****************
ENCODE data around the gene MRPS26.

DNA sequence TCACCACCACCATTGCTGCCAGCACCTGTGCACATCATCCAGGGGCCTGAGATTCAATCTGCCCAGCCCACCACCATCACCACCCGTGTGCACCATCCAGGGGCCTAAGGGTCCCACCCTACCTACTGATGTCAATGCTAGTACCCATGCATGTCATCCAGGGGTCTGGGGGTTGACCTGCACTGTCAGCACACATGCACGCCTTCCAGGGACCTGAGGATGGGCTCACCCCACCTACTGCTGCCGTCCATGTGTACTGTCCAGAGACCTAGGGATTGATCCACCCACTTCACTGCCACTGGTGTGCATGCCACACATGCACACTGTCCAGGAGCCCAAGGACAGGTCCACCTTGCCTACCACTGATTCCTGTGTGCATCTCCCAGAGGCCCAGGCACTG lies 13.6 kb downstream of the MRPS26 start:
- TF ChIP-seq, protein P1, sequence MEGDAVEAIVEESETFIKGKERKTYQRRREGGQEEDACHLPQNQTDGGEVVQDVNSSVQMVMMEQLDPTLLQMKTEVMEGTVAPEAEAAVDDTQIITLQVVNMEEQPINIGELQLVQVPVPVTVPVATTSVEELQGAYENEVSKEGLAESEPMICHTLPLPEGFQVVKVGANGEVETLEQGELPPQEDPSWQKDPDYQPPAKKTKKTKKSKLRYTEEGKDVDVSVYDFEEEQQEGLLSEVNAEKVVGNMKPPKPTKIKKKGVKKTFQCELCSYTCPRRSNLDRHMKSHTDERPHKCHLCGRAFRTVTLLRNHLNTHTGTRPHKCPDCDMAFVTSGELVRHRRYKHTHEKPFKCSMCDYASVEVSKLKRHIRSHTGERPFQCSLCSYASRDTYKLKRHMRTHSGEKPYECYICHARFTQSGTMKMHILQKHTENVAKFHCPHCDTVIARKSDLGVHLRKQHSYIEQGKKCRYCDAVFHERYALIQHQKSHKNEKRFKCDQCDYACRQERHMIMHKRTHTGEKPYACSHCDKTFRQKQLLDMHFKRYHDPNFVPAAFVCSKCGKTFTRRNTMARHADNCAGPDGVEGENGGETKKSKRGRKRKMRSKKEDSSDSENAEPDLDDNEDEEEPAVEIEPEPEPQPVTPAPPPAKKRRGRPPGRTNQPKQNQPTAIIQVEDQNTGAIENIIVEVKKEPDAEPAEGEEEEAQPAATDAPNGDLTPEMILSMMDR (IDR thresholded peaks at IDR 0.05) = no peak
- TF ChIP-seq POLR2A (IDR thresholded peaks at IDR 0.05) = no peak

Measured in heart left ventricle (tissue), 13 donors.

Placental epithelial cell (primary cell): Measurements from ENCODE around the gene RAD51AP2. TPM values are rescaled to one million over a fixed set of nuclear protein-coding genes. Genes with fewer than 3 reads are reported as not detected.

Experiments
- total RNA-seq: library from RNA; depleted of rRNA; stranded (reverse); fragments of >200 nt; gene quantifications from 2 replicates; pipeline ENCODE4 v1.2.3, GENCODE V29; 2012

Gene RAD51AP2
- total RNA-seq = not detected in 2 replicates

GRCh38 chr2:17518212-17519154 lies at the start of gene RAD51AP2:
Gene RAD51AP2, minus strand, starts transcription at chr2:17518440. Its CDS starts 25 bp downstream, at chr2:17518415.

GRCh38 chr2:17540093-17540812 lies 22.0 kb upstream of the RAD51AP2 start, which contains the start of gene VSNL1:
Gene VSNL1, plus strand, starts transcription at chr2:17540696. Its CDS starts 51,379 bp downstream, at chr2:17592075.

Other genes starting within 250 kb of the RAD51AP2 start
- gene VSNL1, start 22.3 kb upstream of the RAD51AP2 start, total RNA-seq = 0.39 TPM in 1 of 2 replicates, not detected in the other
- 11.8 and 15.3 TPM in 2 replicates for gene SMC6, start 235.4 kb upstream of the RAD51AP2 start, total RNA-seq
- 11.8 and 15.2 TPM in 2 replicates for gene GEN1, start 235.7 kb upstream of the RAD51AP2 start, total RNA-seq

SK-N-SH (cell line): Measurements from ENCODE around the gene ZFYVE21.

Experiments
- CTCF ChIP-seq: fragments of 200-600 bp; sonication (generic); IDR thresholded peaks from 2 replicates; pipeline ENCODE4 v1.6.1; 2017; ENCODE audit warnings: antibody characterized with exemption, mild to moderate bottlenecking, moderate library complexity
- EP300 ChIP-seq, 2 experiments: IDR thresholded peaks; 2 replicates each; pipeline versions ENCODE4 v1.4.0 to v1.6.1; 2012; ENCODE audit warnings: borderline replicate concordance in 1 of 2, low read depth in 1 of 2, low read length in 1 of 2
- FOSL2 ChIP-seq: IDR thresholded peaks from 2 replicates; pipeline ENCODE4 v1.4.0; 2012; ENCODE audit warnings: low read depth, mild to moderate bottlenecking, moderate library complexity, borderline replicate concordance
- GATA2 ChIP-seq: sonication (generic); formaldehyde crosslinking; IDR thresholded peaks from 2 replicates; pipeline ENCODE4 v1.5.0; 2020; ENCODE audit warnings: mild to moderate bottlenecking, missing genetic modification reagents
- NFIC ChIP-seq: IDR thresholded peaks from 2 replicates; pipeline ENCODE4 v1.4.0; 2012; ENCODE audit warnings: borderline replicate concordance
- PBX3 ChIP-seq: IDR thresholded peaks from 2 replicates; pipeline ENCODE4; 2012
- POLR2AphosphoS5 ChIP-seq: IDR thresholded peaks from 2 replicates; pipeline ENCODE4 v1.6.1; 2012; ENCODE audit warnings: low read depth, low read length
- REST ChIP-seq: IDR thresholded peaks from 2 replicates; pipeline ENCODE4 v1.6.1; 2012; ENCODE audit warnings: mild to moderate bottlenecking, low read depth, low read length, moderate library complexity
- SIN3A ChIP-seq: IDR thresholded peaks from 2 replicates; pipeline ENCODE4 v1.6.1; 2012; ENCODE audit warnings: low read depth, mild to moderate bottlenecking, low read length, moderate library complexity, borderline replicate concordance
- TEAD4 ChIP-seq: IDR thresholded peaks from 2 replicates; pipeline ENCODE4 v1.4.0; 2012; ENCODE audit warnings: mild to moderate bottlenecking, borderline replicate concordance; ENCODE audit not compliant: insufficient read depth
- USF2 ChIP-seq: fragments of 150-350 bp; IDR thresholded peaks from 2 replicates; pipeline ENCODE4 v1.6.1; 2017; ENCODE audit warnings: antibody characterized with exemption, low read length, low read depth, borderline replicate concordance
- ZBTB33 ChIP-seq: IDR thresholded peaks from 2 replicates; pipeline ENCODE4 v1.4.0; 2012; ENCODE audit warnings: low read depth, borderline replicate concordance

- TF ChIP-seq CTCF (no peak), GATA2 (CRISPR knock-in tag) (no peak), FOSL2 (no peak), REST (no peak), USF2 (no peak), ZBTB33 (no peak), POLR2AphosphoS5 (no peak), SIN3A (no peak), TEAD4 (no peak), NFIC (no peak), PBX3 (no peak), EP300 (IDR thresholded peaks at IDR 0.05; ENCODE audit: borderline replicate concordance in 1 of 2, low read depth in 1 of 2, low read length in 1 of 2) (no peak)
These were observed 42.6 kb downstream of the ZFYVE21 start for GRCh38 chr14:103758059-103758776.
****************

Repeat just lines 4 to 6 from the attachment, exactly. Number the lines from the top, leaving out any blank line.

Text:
- TF ChIP-seq POLR2A (IDR thresholded peaks at IDR 0.05) = no peak

Measured in heart left ventricle (tissue), 13 donors.

Placental epithelial cell (primary cell): Measurements from ENCODE around the gene RAD51AP2. TPM values are rescaled to one million over a fixed set of nuclear protein-coding genes. Genes with fewer than 3 reads are reported as not detected.